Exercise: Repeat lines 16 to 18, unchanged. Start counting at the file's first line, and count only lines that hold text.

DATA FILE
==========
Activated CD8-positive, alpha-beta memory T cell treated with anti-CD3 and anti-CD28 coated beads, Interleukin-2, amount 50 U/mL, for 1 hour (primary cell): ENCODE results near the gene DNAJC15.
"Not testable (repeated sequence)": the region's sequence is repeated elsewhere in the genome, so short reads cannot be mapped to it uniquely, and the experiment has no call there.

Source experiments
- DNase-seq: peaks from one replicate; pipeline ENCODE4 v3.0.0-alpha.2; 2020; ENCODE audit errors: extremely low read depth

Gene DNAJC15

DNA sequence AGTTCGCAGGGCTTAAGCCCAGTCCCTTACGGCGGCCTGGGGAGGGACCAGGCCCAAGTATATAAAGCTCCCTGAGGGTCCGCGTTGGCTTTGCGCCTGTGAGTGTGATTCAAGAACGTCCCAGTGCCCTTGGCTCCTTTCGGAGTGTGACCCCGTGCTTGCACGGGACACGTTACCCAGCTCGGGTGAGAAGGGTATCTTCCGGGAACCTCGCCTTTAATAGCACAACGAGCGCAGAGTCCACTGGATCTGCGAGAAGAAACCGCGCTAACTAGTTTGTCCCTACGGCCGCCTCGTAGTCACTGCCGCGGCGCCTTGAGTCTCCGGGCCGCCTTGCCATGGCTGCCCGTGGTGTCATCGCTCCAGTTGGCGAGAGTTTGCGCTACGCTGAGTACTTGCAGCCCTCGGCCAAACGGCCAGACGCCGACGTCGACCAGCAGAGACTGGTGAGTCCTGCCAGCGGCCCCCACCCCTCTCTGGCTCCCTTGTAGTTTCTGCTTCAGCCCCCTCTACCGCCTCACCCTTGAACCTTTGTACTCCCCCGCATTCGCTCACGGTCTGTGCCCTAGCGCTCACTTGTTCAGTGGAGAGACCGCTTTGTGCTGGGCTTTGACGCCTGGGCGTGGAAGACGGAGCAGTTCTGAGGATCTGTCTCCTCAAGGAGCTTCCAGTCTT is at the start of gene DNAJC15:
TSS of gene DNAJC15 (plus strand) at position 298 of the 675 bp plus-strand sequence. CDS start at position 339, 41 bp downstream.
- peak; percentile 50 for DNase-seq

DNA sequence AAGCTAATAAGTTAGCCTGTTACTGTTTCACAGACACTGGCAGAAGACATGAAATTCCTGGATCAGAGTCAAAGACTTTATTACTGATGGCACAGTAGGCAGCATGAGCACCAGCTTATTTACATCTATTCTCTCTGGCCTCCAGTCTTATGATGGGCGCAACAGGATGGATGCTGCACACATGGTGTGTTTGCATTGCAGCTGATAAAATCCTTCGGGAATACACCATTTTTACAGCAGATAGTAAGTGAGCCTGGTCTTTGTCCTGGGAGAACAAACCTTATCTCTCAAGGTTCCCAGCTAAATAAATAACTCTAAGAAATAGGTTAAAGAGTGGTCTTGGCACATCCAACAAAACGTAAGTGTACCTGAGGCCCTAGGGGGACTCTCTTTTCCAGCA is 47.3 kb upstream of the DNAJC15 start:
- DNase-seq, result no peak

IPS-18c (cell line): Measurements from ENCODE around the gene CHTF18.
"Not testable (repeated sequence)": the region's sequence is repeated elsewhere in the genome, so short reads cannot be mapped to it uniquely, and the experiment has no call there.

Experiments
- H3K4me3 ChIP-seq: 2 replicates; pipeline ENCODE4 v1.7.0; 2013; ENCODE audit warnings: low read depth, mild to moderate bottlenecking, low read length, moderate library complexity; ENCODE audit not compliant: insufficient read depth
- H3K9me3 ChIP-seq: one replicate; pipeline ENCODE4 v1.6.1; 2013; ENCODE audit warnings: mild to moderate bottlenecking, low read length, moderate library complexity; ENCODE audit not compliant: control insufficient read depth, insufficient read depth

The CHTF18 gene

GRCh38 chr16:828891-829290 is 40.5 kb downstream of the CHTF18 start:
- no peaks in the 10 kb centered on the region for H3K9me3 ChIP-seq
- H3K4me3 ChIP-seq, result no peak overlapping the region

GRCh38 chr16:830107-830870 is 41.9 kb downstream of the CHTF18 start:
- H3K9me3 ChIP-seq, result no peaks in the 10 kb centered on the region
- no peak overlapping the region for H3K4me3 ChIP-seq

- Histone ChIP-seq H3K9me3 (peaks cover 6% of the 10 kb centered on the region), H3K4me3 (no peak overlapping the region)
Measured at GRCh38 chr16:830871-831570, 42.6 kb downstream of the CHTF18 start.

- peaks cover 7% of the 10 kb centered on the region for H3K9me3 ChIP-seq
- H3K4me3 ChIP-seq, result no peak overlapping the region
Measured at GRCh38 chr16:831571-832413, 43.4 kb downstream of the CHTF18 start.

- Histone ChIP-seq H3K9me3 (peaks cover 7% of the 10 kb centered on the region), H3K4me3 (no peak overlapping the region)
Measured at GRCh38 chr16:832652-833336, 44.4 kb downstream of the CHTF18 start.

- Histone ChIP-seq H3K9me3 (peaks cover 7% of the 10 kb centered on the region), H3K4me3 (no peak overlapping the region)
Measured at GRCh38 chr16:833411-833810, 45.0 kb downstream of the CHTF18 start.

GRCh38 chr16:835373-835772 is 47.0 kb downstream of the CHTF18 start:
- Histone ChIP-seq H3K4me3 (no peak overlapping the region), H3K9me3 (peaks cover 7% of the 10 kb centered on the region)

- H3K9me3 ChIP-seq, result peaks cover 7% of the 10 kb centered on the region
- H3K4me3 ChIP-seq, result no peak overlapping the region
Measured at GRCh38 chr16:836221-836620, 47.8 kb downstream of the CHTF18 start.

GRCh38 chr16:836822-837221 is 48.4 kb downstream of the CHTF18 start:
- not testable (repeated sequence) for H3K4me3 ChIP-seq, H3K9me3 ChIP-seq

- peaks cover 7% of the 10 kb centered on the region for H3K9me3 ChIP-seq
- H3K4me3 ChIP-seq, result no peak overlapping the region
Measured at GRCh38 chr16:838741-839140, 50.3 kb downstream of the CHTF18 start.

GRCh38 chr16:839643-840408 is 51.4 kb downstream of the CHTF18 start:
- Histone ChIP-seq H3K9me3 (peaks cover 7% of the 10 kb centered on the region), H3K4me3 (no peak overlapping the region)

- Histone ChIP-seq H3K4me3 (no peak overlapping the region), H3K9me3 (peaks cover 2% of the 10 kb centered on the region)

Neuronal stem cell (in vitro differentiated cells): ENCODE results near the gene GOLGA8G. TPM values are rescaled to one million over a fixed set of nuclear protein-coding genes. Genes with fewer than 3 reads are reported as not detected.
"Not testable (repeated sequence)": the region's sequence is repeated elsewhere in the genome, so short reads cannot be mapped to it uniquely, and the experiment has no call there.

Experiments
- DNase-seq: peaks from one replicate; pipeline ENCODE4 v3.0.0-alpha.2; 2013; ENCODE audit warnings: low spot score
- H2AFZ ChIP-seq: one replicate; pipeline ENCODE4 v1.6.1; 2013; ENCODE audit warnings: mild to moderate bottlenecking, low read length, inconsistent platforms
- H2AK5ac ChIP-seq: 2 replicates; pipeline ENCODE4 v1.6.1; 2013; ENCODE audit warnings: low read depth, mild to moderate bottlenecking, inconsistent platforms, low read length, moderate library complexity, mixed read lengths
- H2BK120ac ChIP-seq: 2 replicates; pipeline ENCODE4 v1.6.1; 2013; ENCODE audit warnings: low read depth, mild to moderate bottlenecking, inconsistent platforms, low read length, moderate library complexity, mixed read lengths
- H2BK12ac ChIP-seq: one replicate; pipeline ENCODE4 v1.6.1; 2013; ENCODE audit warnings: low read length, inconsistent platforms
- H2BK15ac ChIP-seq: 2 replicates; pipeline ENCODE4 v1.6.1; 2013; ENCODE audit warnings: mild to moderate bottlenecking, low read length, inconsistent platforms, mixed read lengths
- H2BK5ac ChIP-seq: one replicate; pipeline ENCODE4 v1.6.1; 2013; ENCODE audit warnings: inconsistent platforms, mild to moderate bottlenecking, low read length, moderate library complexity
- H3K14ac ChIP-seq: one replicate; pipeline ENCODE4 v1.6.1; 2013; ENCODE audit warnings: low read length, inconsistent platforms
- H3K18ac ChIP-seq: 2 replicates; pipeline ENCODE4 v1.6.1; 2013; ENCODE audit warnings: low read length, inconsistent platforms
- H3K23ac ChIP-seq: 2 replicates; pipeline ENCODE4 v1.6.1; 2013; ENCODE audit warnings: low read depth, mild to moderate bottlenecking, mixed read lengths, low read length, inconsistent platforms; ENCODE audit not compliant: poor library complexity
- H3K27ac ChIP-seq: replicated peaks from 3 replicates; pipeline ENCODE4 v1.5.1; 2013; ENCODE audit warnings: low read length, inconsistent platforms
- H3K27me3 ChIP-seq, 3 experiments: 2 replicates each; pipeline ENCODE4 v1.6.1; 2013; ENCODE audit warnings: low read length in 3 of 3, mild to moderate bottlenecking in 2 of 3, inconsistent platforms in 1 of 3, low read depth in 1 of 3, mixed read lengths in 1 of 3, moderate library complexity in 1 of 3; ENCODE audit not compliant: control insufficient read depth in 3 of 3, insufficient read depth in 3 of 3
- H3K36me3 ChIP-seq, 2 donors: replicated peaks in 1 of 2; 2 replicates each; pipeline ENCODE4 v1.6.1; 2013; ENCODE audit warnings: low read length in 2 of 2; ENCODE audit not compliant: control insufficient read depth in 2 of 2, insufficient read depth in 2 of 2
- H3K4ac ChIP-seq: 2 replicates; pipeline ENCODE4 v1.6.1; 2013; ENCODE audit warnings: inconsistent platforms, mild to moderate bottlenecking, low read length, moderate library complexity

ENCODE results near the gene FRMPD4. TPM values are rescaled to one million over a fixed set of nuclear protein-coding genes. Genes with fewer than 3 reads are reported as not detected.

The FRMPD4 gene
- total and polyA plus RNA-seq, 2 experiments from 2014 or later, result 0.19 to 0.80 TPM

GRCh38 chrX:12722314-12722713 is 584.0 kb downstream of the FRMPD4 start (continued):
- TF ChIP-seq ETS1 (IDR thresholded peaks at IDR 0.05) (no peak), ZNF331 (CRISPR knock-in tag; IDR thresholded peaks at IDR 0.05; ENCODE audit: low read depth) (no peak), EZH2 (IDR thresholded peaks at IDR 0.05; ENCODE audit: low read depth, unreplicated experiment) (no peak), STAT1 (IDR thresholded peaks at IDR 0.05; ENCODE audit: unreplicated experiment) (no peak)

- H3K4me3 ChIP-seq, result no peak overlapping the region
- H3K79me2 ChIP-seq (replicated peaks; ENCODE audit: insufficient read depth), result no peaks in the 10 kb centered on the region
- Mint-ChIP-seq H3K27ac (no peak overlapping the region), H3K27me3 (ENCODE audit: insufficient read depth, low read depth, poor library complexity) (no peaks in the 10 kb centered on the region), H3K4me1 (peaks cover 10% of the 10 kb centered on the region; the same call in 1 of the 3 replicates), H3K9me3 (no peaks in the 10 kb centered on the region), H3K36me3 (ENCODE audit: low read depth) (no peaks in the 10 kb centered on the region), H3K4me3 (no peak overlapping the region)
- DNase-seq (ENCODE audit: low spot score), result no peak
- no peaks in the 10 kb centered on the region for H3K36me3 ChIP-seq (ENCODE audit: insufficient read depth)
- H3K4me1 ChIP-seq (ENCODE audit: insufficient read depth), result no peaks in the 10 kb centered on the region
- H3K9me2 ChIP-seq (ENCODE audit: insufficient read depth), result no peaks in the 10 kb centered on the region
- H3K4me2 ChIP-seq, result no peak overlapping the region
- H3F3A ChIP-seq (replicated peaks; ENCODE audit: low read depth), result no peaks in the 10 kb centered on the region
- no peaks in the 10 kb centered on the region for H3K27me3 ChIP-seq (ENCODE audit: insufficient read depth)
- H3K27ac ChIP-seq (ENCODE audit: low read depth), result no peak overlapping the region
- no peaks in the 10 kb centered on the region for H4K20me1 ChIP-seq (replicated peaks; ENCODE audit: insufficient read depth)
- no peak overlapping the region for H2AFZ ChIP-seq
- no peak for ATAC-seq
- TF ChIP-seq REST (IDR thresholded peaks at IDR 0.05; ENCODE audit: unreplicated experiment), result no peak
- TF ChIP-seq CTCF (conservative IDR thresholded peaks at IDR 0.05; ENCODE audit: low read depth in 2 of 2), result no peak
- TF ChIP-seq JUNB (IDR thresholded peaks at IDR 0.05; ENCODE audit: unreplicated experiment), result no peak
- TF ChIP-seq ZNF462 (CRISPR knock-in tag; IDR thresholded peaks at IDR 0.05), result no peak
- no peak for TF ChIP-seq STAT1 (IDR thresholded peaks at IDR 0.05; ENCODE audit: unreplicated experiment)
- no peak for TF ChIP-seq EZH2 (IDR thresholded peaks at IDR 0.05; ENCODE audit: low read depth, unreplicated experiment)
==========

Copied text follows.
The CHTF18 gene

GRCh38 chr16:828891-829290 is 40.5 kb downstream of the CHTF18 start:
- no peaks in the 10 kb centered on the region for H3K9me3 ChIP-seq